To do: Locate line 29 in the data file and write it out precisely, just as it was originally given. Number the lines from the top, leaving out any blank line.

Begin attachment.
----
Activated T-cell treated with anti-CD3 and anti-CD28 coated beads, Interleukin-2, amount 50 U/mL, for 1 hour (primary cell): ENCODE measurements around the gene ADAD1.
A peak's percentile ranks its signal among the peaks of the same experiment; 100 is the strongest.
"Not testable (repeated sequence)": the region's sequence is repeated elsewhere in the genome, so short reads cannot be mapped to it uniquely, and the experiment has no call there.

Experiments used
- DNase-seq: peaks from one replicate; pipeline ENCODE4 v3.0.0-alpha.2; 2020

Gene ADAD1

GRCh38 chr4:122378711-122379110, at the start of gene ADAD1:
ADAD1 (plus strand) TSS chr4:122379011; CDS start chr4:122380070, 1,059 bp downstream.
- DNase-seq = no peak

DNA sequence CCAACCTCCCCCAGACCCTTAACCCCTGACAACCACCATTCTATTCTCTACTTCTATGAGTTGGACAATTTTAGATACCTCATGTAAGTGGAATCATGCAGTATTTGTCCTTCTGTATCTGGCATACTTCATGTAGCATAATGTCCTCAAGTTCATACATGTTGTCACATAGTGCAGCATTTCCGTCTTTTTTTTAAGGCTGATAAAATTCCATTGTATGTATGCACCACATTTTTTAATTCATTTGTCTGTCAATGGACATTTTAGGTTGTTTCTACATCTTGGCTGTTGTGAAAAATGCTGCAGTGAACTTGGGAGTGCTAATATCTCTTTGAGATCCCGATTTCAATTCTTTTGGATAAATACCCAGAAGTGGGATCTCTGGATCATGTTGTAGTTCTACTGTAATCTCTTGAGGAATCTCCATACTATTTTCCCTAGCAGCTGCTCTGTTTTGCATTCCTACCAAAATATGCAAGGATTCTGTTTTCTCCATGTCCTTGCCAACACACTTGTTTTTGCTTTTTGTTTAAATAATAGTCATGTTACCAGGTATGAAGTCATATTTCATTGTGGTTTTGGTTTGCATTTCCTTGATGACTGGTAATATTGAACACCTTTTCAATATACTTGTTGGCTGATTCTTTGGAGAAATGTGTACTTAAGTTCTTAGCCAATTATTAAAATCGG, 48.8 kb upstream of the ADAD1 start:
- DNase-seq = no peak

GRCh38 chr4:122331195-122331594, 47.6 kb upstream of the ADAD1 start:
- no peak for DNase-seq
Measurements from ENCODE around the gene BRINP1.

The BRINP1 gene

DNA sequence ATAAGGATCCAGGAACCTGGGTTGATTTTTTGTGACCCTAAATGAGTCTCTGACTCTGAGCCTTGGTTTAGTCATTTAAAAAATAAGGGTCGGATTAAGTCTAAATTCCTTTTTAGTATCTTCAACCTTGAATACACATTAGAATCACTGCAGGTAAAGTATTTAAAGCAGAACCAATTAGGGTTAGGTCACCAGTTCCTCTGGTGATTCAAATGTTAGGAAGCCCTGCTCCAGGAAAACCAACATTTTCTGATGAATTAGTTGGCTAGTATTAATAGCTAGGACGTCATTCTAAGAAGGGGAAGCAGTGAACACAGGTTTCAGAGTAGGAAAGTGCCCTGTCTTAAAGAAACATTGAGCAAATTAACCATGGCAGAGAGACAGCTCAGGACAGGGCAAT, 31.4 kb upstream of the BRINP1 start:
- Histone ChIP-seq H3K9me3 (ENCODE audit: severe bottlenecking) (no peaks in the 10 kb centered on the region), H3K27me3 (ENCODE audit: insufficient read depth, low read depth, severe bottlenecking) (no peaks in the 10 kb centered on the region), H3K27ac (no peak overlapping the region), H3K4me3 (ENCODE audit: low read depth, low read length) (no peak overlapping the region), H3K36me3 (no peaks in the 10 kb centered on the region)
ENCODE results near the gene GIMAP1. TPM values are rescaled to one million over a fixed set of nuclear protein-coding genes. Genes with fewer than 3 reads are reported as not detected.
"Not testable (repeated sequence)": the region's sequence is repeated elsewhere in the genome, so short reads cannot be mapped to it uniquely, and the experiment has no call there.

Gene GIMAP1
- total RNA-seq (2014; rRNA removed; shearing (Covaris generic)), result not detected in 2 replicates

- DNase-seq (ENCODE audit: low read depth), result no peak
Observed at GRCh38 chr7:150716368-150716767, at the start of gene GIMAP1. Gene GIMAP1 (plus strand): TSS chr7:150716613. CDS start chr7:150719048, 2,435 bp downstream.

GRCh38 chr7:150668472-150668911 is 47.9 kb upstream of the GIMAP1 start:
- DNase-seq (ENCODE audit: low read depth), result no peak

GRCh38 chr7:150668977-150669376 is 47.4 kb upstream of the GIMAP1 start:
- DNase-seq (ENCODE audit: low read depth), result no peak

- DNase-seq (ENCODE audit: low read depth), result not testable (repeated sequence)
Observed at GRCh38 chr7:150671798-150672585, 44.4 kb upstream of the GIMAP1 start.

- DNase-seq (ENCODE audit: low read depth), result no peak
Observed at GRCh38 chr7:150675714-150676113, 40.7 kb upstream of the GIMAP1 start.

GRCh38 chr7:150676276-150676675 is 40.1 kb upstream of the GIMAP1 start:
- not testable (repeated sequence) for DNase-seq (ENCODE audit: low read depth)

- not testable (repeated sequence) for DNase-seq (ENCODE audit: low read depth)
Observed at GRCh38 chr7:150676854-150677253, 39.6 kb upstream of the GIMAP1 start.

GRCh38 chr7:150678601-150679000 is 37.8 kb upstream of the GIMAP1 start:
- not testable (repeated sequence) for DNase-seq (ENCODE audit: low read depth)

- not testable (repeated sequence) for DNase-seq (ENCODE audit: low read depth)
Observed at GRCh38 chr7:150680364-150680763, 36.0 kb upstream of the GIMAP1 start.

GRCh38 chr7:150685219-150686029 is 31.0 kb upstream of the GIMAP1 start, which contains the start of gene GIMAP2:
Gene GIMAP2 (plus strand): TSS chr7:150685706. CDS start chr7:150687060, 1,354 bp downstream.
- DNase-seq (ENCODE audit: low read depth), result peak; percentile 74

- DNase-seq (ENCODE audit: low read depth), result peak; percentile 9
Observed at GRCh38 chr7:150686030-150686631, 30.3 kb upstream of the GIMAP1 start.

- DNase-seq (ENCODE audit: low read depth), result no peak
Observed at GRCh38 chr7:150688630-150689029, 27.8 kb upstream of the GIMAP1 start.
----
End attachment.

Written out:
Observed at GRCh38 chr7:150671798-150672585, 44.4 kb upstream of the GIMAP1 start.